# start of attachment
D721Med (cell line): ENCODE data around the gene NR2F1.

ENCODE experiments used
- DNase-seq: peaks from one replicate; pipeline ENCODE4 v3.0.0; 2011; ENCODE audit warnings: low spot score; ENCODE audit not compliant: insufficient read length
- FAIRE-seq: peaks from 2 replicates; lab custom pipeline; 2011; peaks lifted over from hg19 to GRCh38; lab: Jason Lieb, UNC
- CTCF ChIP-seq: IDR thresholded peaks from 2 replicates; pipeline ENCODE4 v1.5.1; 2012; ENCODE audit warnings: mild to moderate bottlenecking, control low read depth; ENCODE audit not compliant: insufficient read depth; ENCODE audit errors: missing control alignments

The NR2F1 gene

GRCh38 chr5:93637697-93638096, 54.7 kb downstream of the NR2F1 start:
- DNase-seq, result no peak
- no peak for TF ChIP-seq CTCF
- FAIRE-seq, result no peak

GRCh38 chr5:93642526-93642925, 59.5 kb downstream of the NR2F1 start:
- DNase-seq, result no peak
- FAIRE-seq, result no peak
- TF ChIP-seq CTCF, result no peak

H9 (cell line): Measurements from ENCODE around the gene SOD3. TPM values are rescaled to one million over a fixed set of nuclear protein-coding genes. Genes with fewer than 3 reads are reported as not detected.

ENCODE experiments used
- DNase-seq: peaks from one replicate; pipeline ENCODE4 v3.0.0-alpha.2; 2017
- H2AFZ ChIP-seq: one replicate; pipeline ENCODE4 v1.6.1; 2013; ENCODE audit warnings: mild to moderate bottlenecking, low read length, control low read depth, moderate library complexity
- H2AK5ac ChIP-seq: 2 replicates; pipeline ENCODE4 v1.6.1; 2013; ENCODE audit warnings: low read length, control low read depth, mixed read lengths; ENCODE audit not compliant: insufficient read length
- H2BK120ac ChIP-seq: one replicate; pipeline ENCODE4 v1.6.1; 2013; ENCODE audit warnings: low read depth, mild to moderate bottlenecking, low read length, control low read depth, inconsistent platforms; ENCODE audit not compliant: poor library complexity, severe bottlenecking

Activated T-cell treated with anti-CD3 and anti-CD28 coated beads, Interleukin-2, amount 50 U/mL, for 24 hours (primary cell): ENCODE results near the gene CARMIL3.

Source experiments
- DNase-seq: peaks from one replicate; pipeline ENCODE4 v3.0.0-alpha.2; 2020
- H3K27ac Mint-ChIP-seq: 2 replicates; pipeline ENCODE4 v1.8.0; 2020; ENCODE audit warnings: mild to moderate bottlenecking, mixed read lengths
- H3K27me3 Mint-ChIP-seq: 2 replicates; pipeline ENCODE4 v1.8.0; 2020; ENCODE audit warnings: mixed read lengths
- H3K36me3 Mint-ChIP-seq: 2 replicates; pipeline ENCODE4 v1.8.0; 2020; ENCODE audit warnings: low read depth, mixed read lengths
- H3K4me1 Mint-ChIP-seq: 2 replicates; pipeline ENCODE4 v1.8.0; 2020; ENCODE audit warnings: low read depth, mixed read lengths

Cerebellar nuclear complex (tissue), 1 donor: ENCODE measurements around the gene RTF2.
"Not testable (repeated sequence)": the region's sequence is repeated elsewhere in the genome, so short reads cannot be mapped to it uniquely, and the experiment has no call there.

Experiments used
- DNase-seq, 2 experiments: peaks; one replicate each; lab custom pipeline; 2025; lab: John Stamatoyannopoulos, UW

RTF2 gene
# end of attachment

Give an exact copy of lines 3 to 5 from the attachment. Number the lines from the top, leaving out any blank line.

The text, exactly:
- DNase-seq: peaks from one replicate; pipeline ENCODE4 v3.0.0; 2011; ENCODE audit warnings: low spot score; ENCODE audit not compliant: insufficient read length
- FAIRE-seq: peaks from 2 replicates; lab custom pipeline; 2011; peaks lifted over from hg19 to GRCh38; lab: Jason Lieb, UNC
- CTCF ChIP-seq: IDR thresholded peaks from 2 replicates; pipeline ENCODE4 v1.5.1; 2012; ENCODE audit warnings: mild to moderate bottlenecking, control low read depth; ENCODE audit not compliant: insufficient read depth; ENCODE audit errors: missing control alignments